A new rain wrap/kilt has hit the market today, called the “Rain Wrap“, from Enlightened Equipment.
There is not a lot of specs when it comes to a rain kilt/wrap, but the jist of it is that the Rain Wrap is 1.4 oz for a small, 1.75 oz for a medium, and 2.1 ounces for the large, and the fabric is a waterproof 15D Silnylon.
This collage image was in their newsletter email announcement:
Where To Buy:
Directly from the Enlightened Equipment Rain Wrap page.
I posted this over on my facebook page, but I have been getting a lot of people saying they refuse to use facebook and are thus not able to see everything I post, so I will likely be posting more short/brief posts here at hikelighter.com to correspond with posts over on facebook.
In July of 2013 the company that makes the fabric that the ZPacks Rain jacket uses made a change to their manufacturing process which resulted in a massive increase of MVTR of the fabric. I would encourage you to read this article that I wrote on the changes made to the fabric. Suffice to say, the jacket went from a rated 20,000-25,000 g/m2/24hrs range up to a range of 40,000-41,000 g/m2/24hrs. These are based on the JIS L 1099 testing method.
Such a drastic change in breathability of the fabric has changed the way that this jacket performs. It also places this jacket up in the highest rated MVTR of any rain jacket on the market. It would be foolish of anybody to dismiss this jacket as a legitimate rain jacket simply because it has the “cuben fiber” fabric associated with it.
Now I often hear a lot of outdoor folks say “there is no such thing as a breathable jacket“. Let us just be clear here, what they really mean is “when you really start working up a sweat, a rain jacket causes you to sweat more“.
If you ever have a day like the photograph to the right, than you know what my day has been like!
Here in the Redwoods it is either nice and sunny, wet, or it is really really wet.
Today, it was really really really wet – and I had already decided I was going to go for a hike, so no amount of rain was going to stop me!
This was the first hike of any distance since I injured my knee on June 26, 2012 that brought my 2012 hiking season to a complete stop, and threatened to bring my 2013 hiking season to an end as well. I finally got cleared to go back hiking, but was told to take it easy, so I decided to go right back to the trail that caused my knee injury eight months ago.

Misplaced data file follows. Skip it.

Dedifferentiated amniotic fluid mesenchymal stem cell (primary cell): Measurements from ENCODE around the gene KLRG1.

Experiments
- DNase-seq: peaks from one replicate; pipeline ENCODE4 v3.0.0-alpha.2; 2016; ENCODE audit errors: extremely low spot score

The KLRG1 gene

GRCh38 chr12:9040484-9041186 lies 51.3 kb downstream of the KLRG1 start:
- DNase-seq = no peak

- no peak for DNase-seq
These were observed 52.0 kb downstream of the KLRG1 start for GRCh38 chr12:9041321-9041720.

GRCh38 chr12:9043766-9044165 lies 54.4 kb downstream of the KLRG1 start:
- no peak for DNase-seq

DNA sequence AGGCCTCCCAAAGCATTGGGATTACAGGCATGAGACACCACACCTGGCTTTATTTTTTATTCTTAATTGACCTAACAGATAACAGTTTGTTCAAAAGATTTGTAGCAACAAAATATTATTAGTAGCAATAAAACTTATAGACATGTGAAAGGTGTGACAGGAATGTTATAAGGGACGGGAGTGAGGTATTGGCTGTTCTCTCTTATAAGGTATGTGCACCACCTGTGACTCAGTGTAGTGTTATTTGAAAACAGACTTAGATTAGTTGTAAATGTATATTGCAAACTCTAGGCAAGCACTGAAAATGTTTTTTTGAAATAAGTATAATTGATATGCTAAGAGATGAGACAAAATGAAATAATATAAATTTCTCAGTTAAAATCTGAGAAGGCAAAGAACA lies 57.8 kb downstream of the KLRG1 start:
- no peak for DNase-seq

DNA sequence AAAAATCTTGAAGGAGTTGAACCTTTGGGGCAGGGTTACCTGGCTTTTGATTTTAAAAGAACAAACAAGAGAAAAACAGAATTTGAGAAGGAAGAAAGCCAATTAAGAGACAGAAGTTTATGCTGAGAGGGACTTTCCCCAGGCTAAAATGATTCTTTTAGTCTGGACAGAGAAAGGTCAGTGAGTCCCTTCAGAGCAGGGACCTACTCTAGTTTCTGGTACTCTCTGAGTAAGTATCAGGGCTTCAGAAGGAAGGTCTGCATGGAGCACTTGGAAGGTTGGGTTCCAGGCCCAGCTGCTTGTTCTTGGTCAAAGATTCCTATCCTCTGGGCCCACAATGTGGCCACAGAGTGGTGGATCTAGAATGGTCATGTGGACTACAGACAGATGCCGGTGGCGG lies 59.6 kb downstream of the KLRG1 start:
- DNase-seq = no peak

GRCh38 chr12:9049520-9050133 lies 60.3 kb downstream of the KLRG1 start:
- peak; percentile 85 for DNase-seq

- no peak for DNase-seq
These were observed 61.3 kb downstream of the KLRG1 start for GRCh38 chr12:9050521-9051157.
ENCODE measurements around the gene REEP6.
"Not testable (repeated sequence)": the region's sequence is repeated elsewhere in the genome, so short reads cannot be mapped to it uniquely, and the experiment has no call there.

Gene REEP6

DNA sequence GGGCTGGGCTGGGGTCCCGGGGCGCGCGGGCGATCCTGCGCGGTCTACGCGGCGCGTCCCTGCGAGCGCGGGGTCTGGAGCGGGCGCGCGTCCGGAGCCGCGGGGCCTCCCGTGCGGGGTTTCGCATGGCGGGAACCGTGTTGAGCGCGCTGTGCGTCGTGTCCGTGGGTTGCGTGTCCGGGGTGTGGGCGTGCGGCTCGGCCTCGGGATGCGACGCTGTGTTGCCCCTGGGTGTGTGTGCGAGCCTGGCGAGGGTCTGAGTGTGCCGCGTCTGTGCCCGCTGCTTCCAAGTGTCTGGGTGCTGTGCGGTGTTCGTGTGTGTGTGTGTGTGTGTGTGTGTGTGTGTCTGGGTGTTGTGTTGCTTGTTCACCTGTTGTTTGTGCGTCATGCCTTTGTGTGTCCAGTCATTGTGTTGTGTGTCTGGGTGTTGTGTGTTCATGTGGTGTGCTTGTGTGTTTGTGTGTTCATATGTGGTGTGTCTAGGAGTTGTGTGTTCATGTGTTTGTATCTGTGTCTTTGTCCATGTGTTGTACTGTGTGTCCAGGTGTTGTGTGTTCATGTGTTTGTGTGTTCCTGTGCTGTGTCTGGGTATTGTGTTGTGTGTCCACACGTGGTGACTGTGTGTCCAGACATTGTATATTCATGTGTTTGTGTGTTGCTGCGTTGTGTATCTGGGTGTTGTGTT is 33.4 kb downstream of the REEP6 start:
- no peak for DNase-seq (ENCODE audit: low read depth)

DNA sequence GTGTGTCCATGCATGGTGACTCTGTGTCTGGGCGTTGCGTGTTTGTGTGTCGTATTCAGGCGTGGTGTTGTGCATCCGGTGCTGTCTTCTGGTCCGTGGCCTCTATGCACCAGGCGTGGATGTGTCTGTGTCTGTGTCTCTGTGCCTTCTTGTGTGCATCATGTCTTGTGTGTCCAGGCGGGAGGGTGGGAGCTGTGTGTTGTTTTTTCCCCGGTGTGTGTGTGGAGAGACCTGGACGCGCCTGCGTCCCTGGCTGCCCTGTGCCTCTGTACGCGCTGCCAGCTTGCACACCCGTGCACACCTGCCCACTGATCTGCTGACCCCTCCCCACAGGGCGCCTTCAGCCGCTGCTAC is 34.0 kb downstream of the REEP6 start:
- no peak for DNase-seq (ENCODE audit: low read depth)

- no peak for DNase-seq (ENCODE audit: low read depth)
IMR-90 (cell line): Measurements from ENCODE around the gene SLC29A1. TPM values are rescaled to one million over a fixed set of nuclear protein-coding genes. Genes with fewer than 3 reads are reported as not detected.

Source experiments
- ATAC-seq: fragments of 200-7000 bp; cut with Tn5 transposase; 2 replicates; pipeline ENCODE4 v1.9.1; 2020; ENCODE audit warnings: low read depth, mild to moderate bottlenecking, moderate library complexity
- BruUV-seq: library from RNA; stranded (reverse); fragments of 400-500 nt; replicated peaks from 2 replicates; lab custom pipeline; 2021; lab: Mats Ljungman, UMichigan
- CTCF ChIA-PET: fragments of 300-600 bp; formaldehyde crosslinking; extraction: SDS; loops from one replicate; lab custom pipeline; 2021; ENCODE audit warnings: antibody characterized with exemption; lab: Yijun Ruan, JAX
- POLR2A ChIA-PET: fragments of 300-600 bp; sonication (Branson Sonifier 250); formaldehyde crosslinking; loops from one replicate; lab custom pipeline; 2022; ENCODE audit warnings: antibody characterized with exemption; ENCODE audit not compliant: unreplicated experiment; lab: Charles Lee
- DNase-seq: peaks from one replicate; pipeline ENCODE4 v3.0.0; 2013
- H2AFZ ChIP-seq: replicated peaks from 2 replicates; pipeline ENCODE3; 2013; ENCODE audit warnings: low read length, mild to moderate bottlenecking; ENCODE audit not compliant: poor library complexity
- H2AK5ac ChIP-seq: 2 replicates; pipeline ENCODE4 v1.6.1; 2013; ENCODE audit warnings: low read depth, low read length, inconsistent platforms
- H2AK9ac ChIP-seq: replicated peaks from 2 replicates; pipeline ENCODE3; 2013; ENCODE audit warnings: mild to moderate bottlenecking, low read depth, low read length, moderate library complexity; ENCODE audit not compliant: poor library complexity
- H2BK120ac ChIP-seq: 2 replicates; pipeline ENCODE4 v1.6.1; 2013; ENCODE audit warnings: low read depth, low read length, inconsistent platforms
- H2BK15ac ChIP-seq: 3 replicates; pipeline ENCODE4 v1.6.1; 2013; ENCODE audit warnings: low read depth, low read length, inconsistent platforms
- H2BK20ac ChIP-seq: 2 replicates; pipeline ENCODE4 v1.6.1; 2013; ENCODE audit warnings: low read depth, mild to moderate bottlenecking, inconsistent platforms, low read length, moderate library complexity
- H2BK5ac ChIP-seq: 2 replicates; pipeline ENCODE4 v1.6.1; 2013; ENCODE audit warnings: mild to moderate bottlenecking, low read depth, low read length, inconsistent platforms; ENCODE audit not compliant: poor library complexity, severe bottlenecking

It was not an easy decision to head back to this same trail. As most of my readers probably know, so much of hiking is a mental challenge. When we first get into backpacking we go out and buy the most bombproof shelter we can find, usually weighing in at 4 or 5 pounds, and we carry at least two or three more sets of clothing than we would ever need on-trail. Eventually, if you stick with it long enough, you get over those mental issues that tell you that you can never ever ever have even a single drop of water get into your shelter, and that you really do not need four changes of clothing. After all, if triple-crowner Speedstick can hike almost half of the CDT in a single pair of socks, I think the average hiker can get away with the same. But, in the end the vast majority of thru-hiking, once you hit the trail, is all in your mind.
It was that same mind-set that I went out today and hiked some serious miles for the first time since my injury. I can be honest with myself and my readers and say that I stopped hiking more than once and almost turned around. But there was that something inside, that drive to keep going that long distance hikers know and understand, that just says “no!!!!”. Continue reading “A walk through the wet wet woods!”→
I have been using these rain mitts from Mountain Laurel Designs for a few years and absolutely love them.
There are actually very few rain mittss on the list of UL/SUL rain mits these days. The ones off the top of my head are the Mountain Laurel Designs, eVENT Rain Mitts, the Black Rock Gear Overmitts, and the ZPacks WPBCF Rain Mitts. The Black Rock Gear ones are the lightest ones out there (13.6 grams) but also the ones most prone to suffering damage because of their use of 0.34 cuben fiber and they are also the least breathable ones. The ZPacks WPBCF Rain Mitts are mid-weight (23 grams), and are 100% made from WPB CF so their breathablity is better than the ones from Black Rock Gear, but nowhere near as good as the (36 gram) eVENT ones from Mountain Laurel Designs.
As I have written so many times over the last few years, it is always my goal to go as light as possible, yet also strike a balance between weight and usability. This is one of those times when the additional 10-20 grams of weight are put aside for the fact of usability – specifically breathablity.